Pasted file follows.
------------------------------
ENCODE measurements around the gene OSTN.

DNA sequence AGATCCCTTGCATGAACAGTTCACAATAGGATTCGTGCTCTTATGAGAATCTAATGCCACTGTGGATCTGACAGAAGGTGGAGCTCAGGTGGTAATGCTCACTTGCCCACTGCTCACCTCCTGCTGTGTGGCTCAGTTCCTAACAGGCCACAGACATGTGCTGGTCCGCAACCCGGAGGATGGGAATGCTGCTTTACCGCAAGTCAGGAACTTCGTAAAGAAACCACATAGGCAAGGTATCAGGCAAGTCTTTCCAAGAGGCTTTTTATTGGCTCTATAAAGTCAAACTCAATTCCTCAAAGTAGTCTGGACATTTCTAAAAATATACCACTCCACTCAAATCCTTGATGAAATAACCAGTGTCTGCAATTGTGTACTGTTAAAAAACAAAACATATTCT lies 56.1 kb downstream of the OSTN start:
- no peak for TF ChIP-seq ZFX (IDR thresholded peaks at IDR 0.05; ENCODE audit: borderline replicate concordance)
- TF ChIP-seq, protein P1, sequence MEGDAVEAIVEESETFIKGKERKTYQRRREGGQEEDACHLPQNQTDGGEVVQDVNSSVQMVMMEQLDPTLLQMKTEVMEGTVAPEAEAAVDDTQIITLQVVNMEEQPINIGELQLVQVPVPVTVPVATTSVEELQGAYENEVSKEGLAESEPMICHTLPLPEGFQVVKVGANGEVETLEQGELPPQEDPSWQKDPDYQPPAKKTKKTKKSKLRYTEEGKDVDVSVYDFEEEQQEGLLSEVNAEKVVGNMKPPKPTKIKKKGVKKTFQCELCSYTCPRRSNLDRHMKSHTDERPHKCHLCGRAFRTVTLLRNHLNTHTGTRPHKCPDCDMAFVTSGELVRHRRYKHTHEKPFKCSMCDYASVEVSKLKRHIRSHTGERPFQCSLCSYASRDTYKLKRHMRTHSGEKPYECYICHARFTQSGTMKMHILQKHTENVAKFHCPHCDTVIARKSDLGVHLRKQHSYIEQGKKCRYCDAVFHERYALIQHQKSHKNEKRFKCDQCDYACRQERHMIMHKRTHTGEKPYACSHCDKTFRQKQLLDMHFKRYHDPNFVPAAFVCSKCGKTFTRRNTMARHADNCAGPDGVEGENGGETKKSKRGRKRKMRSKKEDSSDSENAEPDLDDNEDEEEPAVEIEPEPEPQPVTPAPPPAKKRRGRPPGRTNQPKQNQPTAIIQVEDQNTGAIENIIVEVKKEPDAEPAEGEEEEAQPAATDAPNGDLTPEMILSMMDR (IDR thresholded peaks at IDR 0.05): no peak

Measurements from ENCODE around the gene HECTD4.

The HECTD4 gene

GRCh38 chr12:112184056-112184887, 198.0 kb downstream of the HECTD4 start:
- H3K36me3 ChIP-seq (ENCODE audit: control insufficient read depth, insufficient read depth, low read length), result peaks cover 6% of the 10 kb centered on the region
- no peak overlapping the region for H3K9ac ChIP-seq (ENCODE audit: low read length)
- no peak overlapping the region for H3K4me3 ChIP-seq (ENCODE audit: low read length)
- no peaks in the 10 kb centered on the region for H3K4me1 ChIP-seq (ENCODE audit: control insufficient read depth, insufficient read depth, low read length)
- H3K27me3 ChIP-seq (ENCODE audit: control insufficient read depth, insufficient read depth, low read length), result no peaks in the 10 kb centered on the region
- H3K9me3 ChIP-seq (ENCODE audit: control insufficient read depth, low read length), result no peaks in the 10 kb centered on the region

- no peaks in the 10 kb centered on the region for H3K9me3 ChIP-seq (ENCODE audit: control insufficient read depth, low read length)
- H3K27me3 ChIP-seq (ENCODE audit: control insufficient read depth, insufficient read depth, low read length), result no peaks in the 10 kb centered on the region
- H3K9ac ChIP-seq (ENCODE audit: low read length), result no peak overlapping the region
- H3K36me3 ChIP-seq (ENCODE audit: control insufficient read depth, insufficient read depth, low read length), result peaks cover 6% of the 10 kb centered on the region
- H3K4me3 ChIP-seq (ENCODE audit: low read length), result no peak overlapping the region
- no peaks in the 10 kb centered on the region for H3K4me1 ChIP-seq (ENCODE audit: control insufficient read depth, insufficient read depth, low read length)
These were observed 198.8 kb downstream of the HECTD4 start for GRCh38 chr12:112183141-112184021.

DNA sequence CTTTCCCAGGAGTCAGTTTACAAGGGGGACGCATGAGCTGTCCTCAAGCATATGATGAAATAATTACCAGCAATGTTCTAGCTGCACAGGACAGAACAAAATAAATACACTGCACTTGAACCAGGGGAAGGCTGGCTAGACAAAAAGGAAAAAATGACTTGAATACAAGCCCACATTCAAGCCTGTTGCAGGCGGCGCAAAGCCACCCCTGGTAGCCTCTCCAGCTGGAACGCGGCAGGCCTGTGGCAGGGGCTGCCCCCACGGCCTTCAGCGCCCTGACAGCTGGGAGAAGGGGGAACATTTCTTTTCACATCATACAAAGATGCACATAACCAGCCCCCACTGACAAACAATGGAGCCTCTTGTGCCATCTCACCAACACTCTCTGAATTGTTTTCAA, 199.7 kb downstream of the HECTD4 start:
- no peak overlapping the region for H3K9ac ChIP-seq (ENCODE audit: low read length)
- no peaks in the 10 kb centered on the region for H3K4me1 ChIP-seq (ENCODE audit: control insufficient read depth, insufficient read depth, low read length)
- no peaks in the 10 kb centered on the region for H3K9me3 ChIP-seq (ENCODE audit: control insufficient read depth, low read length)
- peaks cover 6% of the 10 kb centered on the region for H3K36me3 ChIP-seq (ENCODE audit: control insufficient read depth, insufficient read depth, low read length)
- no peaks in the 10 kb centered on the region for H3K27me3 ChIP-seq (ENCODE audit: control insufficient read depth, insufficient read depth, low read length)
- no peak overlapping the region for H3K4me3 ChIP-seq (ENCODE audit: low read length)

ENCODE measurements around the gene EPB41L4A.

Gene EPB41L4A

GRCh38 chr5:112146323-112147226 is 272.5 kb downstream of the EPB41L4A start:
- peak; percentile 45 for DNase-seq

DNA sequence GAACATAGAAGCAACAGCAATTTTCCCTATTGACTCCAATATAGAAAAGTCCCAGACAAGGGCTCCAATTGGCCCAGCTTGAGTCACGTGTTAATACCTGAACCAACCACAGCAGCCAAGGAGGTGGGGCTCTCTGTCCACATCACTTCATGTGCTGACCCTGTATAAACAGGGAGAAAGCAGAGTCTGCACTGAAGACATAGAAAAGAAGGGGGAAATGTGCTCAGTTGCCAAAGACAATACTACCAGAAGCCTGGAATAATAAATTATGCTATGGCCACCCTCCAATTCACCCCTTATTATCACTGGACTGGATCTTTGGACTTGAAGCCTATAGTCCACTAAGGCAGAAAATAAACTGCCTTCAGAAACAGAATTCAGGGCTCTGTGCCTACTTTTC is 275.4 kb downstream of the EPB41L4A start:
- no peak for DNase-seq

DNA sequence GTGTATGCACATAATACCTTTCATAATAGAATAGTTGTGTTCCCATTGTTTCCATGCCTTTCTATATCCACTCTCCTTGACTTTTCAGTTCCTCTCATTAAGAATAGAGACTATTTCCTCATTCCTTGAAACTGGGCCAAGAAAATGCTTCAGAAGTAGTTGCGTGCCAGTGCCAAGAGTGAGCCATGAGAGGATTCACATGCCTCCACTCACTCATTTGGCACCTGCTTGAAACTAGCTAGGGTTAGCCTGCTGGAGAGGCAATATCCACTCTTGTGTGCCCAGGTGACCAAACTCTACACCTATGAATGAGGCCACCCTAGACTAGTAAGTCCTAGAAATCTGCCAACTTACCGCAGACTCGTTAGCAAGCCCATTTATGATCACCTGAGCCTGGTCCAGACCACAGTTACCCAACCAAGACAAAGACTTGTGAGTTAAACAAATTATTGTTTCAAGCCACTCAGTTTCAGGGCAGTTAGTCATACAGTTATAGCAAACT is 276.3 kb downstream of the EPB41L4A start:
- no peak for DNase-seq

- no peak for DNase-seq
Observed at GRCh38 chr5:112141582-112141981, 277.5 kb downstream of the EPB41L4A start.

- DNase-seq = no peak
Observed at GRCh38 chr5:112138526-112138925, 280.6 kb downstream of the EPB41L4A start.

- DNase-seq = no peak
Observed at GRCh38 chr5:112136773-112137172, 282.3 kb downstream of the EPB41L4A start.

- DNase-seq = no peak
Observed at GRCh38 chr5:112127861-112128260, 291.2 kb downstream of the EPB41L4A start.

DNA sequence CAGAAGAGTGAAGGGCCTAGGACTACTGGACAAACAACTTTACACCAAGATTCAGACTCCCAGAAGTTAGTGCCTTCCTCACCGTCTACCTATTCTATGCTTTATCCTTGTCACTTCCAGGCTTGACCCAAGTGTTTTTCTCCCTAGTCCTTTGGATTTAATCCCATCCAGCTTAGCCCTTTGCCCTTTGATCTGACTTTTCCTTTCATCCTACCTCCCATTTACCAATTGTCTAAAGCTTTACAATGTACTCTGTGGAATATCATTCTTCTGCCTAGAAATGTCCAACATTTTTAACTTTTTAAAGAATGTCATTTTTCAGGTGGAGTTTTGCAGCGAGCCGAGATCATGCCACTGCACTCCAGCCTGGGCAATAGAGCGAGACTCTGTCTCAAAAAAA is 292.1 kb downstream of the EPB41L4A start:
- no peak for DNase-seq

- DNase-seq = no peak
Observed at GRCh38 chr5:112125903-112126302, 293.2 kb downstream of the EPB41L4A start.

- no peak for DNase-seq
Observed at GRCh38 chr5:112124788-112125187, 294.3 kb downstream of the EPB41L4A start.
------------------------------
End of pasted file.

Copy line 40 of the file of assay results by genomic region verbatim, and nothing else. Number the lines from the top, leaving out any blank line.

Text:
- DNase-seq = no peak